Objective. To evaluate the outcome of tumor necrosis factor-α inhibition (anti-TNF) for pediatric uveitis. Methods. We retrospectively assessed children (age ≤ 18 yrs) with noninfectious uveitis receiving anti-TNF at 5 uveitis centers and 1 pediatric rheumatology center. Incident treatment success was defined as minimal or no uveitis activity at ≥ 2 consecutive ophthalmological examinations ≥ 28 days apart while taking no oral and ≤ 2 eyedrops/day of corticosteroids. Eligible children had active uveitis and/or were taking higher corticosteroid doses. Results. Among 56 eligible children followed over 33.73 person-years, 52% had juvenile idiopathic arthritis (JIA) and 75% had anterior uveitis (AU). The Kaplan-Meier estimated proportion achieving treatment success within 12 months was 75% (95% CI 62%-87%). Complete absence of inflammatory signs with discontinuation of all corticosteroids was observed in an estimated 64% by 12 months (95% CI 51%-76%). Diagnoses of JIA or AU were associated with greater likelihood of success, as was the oligoarticular subtype among JIA cases. In a multivariable model, compared to those with JIA-associated AU, those with neither or with JIA or AU alone had a 75%-80% lower rate of achieving quiescence under anti-TNF, independent of the number of immunomodulators previously or concomitantly prescribed. Uveitis reactivated within 12 months of achieving quiescence in 14% of those continuing anti-TNF (95% CI 6%-31%). The incidence of discontinuation for adverse effects was 8%/year (95% CI 1%-43%). Conclusion. Treatment with anti-TNF was successful and sustained in a majority of children with noninfectious uveitis, and treatment-limiting toxicity was infrequent. JIA-associated AU may be especially responsive to anti-TNF.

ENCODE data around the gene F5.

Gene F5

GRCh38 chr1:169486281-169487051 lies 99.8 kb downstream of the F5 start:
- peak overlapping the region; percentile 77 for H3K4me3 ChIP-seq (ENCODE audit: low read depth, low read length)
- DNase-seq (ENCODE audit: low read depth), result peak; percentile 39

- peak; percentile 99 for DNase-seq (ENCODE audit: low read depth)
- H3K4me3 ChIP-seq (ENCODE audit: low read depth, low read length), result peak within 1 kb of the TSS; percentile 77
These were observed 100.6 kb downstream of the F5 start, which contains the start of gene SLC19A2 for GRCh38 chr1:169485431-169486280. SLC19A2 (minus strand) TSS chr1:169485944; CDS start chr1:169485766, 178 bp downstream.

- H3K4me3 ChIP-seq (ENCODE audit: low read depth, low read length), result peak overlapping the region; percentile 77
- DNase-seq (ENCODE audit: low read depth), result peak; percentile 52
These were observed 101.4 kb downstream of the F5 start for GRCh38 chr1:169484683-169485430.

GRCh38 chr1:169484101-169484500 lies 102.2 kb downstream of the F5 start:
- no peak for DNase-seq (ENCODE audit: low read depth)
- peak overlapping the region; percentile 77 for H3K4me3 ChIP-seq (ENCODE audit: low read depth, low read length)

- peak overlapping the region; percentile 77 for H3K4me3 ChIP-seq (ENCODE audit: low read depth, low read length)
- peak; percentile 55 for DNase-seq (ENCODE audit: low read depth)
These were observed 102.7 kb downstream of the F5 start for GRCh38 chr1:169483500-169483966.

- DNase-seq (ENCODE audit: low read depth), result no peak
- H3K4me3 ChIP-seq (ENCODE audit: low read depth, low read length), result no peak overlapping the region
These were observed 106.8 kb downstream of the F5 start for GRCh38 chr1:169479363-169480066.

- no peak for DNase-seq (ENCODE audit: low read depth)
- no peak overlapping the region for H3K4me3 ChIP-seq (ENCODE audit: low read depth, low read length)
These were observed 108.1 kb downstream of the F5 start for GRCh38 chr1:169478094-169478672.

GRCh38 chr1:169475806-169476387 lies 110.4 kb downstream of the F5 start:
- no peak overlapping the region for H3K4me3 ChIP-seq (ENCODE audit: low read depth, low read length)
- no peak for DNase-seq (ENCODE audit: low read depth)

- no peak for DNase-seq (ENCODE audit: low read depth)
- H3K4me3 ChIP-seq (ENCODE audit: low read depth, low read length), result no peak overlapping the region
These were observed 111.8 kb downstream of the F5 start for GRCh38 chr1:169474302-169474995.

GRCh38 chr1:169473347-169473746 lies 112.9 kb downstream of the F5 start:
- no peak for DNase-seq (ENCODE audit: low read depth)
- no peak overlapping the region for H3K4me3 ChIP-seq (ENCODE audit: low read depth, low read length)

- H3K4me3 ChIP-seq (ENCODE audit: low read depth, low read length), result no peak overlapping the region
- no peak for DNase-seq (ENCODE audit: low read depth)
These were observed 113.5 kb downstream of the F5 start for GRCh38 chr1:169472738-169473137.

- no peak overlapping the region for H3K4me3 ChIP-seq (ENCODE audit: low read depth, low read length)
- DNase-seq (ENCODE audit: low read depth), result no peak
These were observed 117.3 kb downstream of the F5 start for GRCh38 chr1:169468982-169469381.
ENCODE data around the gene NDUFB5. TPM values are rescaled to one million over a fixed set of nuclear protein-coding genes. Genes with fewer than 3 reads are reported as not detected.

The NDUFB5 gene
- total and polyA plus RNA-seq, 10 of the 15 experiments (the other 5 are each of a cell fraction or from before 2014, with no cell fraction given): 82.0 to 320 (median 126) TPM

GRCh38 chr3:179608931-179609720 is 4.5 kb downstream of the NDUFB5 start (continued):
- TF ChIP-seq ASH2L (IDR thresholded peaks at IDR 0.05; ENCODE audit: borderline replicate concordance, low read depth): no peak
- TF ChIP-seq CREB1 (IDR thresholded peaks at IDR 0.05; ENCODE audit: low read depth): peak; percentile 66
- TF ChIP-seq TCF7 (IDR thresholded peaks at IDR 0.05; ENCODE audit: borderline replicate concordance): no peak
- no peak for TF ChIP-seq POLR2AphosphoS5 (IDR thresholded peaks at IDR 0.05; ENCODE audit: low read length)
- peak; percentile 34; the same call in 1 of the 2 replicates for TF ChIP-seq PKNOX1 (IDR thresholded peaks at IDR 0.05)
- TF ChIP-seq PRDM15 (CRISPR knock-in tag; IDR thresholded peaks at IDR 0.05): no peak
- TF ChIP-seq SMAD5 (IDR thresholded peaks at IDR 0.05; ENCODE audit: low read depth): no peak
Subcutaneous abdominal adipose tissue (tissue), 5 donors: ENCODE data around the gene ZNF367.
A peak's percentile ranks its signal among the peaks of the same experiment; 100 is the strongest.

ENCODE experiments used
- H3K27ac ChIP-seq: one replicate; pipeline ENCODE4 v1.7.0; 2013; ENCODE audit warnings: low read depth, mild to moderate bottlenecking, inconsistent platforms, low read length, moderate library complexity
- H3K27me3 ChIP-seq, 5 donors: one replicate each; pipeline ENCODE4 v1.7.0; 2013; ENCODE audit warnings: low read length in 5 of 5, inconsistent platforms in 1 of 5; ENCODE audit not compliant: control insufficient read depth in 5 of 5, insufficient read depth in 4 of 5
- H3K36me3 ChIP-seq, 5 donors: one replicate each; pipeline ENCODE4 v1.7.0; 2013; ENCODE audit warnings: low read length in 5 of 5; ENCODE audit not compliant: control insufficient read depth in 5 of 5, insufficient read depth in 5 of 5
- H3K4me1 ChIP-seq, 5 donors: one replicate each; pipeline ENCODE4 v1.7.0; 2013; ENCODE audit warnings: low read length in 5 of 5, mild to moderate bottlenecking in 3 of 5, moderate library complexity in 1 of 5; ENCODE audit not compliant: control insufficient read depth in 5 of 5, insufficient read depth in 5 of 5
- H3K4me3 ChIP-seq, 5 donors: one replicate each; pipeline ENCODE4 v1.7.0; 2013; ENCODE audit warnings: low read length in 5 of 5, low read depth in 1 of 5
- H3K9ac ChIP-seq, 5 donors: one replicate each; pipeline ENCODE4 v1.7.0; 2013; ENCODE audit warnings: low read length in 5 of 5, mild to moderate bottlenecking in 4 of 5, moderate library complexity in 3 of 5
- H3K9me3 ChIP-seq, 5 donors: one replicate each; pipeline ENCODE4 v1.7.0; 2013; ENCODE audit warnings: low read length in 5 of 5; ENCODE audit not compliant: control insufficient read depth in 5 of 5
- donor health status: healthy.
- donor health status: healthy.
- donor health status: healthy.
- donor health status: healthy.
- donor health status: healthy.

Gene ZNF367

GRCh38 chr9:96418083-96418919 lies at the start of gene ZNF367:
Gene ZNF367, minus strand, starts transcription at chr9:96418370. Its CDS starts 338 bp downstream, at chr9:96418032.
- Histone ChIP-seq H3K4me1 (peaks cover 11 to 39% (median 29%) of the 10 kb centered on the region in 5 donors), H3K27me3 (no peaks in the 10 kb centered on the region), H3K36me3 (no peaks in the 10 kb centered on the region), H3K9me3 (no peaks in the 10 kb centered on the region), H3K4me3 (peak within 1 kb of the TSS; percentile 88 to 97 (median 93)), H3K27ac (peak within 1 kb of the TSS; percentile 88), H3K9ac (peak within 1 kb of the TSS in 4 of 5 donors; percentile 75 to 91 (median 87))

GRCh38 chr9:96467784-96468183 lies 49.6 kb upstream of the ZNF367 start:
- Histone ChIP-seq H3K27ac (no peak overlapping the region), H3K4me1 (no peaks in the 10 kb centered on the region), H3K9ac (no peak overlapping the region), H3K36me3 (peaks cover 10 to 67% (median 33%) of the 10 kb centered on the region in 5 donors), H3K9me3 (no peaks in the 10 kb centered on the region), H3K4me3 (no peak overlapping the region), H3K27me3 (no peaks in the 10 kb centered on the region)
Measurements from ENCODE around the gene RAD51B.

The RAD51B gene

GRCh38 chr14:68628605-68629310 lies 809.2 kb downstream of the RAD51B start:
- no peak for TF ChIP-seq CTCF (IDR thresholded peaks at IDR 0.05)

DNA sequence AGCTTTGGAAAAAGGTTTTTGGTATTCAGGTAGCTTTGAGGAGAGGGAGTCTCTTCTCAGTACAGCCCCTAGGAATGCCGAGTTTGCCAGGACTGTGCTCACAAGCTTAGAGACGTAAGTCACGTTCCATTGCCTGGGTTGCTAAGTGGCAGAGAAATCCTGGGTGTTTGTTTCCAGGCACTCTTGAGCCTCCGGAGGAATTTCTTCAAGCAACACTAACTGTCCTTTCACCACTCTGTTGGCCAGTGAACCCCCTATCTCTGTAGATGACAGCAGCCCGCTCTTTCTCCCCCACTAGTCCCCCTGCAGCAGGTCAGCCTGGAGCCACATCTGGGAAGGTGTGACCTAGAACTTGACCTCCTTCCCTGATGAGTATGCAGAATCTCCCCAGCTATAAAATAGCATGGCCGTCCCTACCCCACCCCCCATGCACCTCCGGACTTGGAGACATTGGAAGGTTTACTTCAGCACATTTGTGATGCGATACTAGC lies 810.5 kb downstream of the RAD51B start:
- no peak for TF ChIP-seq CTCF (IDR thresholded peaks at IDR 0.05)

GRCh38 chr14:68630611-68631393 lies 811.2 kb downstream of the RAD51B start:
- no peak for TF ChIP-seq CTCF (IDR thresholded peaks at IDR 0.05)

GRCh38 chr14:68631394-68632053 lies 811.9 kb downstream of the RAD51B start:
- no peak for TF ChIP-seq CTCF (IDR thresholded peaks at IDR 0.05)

- Juvenile idiopathic arthritis
- Tumor necrosis factor antagonist
ASJC Scopus subject areas
- Immunology and Allergy